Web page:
Have you ever completely switched the direction you’re headed, and don’t know what the results are going to be? If you’re an established deathcore band, it could be critical. Welcome to the 2017 version of deathcore stalwarts, Suicide Silence. Hardcore Suicide Silence fans may no longer claim fan status, after hearing the newest offering, the self-titled Suicide Silence. After over ten years peddling the deathcore trade, and building a rabid fan base, Suicide Silence is a complete 180 from their last studio recording, 2011’s The Black Crown. The latest album is a decidedly different change for Suicide Silence, and when a band “reinvents” its sound it can often be to disastrous results. When the video for the lead track “Doris” was released, it garnered far more dislikes than likes. Is this a statement from Suicide Silence fans, as to the direction the band is looking to move? Sure, it is, but to those uninitiated to Suicide Silence’s catalog as I am, it is a daring move by the band as well as producer Ross Robinson.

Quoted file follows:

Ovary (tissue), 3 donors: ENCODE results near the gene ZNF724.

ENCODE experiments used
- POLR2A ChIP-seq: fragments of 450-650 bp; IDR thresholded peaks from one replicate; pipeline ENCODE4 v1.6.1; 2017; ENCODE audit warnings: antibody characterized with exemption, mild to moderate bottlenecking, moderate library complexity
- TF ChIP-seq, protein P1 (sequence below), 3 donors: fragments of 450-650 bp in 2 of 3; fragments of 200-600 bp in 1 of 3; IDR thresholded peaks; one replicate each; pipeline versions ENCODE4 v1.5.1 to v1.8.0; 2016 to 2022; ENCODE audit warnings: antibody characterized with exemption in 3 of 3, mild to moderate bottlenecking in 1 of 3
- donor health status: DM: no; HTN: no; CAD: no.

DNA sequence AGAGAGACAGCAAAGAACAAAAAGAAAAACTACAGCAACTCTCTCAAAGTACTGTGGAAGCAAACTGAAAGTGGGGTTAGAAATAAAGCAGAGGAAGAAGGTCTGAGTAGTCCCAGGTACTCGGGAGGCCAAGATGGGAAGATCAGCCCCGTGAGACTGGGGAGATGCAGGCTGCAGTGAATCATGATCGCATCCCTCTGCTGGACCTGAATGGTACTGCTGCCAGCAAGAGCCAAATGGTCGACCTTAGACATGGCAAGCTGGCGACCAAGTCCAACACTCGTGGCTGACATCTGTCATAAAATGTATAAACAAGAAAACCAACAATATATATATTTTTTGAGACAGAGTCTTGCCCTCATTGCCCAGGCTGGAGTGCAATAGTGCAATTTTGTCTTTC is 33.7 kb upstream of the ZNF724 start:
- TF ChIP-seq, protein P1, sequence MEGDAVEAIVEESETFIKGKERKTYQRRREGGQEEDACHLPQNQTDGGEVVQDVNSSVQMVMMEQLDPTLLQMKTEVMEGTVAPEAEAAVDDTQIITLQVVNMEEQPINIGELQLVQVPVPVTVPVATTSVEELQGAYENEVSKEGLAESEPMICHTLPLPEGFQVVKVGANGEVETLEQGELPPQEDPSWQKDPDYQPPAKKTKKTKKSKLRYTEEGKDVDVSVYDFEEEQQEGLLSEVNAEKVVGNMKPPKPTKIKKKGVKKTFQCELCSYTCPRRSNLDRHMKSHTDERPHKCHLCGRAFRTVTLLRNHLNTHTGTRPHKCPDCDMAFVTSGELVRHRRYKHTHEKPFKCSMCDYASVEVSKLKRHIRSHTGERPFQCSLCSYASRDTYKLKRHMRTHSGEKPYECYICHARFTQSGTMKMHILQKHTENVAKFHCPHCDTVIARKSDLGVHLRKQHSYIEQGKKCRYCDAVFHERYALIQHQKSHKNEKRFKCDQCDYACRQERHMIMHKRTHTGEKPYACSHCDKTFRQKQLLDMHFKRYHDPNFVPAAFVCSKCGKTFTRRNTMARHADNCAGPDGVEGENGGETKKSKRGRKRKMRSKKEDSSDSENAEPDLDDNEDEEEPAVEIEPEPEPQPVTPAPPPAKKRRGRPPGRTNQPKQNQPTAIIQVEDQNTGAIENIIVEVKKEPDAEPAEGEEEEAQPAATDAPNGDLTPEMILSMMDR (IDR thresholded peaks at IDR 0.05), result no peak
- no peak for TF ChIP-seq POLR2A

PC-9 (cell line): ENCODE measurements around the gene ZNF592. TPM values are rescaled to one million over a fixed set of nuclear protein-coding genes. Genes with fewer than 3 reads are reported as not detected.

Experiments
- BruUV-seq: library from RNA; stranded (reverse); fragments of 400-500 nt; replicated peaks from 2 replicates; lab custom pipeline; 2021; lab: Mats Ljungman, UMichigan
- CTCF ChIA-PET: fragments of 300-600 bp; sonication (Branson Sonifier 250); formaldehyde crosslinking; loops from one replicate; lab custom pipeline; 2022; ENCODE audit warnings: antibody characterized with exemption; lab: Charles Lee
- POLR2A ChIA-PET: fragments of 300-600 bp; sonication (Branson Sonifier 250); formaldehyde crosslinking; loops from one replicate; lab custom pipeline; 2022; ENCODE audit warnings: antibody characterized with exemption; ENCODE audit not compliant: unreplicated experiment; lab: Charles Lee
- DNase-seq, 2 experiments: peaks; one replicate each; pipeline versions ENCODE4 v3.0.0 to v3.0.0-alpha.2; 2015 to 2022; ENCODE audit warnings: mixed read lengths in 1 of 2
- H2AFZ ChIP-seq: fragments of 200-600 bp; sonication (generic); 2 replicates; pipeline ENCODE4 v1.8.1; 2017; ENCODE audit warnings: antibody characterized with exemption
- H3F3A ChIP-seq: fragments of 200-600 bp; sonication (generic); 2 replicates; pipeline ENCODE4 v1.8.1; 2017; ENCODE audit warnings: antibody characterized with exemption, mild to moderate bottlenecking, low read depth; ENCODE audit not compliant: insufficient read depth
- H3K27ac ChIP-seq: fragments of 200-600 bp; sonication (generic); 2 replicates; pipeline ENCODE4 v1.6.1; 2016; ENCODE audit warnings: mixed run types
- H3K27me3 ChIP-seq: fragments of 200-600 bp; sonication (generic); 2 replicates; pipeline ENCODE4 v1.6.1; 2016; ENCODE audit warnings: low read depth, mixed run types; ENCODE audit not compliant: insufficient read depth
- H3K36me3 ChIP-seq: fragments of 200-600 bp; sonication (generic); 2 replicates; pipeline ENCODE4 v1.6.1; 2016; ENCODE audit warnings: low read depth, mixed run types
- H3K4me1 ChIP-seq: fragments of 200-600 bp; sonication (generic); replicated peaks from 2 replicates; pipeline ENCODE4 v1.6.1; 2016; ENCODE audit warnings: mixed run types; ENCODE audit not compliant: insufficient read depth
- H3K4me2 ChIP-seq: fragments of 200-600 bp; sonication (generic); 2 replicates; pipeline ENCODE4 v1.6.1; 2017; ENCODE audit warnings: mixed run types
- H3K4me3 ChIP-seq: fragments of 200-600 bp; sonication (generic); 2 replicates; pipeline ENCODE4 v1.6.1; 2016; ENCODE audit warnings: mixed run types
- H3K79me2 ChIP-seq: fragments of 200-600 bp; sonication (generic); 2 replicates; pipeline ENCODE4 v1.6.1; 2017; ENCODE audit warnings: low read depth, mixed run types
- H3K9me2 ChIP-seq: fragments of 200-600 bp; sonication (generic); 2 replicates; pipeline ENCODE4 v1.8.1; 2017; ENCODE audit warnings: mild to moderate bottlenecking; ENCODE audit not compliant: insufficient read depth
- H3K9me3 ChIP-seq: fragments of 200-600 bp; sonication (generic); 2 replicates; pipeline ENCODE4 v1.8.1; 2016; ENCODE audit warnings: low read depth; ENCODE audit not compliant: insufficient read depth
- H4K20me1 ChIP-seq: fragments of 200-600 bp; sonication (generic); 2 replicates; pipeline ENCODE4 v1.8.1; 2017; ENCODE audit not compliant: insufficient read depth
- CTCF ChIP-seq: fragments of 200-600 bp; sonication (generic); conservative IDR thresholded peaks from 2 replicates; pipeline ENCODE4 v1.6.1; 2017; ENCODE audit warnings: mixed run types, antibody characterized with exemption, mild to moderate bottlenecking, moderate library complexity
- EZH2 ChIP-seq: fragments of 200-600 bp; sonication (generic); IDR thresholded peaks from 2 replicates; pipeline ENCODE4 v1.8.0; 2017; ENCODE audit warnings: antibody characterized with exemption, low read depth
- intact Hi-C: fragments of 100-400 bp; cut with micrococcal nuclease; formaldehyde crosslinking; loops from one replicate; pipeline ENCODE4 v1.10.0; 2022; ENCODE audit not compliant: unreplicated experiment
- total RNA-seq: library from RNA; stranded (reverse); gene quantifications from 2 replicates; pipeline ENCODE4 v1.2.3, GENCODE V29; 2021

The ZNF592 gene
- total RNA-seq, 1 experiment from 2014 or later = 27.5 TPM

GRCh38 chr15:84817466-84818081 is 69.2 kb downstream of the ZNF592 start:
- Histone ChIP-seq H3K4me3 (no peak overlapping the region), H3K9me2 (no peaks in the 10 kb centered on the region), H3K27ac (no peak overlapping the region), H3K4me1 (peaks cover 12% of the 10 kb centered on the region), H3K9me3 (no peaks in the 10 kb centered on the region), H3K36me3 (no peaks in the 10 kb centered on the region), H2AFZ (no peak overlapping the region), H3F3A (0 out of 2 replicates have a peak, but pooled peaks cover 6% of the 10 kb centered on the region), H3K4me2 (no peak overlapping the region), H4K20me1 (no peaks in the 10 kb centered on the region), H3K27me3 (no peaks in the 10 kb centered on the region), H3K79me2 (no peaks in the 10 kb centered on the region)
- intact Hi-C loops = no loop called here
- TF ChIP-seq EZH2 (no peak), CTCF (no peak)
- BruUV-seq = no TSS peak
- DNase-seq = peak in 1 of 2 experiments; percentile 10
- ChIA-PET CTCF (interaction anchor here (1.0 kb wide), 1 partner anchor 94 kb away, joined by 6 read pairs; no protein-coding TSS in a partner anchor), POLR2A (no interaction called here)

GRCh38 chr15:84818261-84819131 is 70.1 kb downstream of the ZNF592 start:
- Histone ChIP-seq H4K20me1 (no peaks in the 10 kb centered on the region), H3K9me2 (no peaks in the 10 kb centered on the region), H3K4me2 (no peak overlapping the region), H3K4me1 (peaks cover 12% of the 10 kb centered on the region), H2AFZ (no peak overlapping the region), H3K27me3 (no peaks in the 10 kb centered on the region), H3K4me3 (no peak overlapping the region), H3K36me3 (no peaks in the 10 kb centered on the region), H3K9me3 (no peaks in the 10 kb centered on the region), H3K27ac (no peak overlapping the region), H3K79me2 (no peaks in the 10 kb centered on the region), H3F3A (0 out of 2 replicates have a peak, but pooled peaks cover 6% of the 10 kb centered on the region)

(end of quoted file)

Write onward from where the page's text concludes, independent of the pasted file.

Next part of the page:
If Ross Robinson’s name sounds familiar, it should as he produced Niedermeyer’s Mind, Korn, Life Is Peachy and Korn III: Remember Who You Are. Robinson also produced Slipknot’s first two albums, Slipknot and Iowa, as well as Roots by Sepultura, and Soulfly by Max Cavalera’s side project Soulfy. Robinson has put his stamp all over Suicide Silence, and his track record cannot be denied. Eddie Hermida is, at times on this album, singing as if he is Chino Moreno light. Mark Heylmun and Chris Garza provide the guitar work, and Danny Kenney and Alex Lopez provide the bass and drums, respectively.
The standout tracks on Suicide Silence are the aforementioned, “Doris,” “The Zero,” “Don’t Be Careful, You Might Hurt Yourself,” “Hold Me Up, Hold Me Down,” and the STELLAR “Dying in a Red Room.” For HARDCORE Suicide Silence fans expecting more of the same this album will be a letdown, but for those of us who are now being introduced to Suicide Silence for the first time it’s a great listen. Ross Robinson has put his stamp all over this release, and if it sounds like Korn it’s because of Robinson’s work with them. When I was asked by my editor to review Suicide Silence, I went in with an open mind, and I’m glad I did because the results are fantastic. However, for hardcore Suicide Silence fans this could be the end of an era. If that happens, it’s okay because artists are allowed to experiment with their sound, and Ross Robinson and Suicide Silence hit this nail right square on the head.